Also woven into the story of Hung and Suong are small attacks on the legitimacy of the government’s authority. The initial decision of the post-war government officials to place a less competent man in the position Hung desired spotlights the government’s own incompetency. If officials do not choose Hung, the man most qualified for the position, and bends to cronyism, it might be assumed that other positons within the government could be filled with the same procedure. Once Hung is arrested, no attempt by the government is made to uncover the truth of the unfortunate situation. This revelation of the failure, or even the absence, of the justice system would be condemning for the government. The ensuing depiction of the prison (re-education) system, including Suong’s sexual liaison with the guard later, insinuates deep corruption. These small attacks by the author in a fictional work of art could lead to bigger questions of the government as it handles everyday situations.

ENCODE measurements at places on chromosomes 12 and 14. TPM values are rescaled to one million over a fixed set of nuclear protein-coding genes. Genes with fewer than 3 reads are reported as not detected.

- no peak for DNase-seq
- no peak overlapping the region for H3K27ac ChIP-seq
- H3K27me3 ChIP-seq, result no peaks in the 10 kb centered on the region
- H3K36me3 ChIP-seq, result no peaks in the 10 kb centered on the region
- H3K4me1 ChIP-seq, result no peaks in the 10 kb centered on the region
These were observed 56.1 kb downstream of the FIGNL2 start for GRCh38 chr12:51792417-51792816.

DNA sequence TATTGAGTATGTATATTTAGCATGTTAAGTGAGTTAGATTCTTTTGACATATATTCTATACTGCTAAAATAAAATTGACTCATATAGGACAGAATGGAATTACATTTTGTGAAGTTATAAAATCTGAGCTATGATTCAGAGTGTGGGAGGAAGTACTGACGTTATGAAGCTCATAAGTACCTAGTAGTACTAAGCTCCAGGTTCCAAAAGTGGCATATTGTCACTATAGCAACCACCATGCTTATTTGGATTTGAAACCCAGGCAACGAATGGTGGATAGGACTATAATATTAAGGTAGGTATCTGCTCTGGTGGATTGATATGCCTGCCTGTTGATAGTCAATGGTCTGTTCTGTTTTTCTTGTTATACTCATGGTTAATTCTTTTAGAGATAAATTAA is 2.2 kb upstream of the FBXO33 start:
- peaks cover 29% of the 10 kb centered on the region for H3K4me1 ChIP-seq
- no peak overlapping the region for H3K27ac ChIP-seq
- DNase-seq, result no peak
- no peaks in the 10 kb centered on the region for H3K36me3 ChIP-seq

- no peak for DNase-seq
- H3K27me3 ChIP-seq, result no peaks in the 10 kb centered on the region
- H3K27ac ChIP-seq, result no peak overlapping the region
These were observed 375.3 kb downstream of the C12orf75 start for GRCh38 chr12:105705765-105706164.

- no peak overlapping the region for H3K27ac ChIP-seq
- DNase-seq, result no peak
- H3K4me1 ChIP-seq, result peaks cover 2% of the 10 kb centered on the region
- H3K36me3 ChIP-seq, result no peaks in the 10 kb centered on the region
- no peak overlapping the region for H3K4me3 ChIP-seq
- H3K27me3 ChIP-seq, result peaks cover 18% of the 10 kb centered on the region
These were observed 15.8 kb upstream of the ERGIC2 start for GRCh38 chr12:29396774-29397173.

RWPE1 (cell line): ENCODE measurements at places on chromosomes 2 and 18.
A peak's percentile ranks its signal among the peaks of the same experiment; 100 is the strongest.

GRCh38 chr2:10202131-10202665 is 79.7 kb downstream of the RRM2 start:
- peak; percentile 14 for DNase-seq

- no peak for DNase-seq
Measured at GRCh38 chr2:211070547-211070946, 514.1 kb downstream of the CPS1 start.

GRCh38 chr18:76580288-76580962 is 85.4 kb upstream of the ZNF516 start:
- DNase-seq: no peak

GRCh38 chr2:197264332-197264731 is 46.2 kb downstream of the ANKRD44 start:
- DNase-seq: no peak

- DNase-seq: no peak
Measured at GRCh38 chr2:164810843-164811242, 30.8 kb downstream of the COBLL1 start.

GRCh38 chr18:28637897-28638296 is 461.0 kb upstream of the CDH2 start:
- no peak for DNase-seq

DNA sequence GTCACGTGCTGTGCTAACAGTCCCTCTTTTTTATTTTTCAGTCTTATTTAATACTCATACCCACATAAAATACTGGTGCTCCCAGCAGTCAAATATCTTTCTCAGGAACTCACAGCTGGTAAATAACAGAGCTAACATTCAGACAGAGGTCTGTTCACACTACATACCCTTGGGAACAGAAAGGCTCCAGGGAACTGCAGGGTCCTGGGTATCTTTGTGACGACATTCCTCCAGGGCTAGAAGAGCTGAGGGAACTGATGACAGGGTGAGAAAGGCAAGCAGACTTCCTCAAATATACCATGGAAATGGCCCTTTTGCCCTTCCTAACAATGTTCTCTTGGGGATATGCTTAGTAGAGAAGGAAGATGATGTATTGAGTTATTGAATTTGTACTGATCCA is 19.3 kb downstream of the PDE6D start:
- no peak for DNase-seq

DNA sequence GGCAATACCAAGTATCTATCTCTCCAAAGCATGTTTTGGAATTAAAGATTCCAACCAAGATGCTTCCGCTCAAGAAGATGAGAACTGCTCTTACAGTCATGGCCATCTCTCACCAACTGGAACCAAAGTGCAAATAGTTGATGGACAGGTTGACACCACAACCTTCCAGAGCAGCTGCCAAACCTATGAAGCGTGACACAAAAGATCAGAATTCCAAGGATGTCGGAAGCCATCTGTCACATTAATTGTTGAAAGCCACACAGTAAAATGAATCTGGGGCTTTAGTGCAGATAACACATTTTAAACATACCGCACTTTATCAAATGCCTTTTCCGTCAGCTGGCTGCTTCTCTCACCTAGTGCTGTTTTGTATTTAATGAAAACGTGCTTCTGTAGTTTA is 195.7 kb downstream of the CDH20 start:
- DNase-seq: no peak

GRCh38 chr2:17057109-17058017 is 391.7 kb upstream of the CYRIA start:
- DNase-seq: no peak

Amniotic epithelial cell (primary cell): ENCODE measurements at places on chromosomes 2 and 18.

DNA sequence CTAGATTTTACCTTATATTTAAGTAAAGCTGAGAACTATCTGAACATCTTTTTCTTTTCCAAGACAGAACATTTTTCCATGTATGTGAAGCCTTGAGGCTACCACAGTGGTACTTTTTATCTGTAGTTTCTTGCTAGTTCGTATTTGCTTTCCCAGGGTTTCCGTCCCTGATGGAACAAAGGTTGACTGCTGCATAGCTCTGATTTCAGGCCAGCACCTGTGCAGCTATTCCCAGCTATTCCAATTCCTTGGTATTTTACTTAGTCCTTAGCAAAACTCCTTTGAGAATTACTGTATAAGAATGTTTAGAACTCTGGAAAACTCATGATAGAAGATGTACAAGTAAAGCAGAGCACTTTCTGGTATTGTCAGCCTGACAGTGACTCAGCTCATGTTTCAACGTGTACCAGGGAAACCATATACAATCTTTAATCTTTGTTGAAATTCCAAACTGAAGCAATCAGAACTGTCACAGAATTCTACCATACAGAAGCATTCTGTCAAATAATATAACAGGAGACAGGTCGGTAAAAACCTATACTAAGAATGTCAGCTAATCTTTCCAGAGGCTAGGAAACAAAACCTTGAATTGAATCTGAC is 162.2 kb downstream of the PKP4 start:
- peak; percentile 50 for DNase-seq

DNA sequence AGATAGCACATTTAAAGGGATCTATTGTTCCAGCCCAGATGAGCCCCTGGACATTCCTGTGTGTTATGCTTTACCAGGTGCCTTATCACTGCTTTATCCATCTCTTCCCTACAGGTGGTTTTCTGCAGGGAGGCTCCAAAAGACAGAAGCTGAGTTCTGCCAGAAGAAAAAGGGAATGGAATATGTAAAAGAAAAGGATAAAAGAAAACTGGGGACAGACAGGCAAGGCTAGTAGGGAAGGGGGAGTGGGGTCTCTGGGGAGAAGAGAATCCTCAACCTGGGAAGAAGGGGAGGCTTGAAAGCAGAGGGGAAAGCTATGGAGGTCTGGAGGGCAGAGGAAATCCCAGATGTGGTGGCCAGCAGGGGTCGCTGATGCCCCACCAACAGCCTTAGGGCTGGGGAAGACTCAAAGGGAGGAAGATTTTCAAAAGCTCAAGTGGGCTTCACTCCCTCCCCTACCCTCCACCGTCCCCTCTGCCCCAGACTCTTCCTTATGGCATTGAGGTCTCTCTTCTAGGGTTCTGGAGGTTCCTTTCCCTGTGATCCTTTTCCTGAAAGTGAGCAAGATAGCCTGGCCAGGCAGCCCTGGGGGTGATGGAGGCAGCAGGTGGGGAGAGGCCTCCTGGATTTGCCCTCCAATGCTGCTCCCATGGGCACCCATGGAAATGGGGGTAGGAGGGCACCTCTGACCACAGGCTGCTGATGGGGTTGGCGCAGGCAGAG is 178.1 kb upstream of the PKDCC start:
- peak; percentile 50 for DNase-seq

The book as fictional art also displays the attack on artists by the government. Both Hung and Suong are talented artists. Hung, through the government’s decisions, is denied the ability to create. Suong, though very talented, is constricted by the state in both form and time. Duong, the author, has also had her works banned. A tragedy of the book is the inability of Hung to fully express his creativity. This inability leads to exile – both physical and emotional – and ultimately death. As Memories of a Pure Spring, itself a piece of art, is banned, the government is leaving Duong unable to fully express her creativity forcing her into exile. The reader, knowing how Duong is being treated in real life, begins to wonder if the Hung’s fate awaits Duong.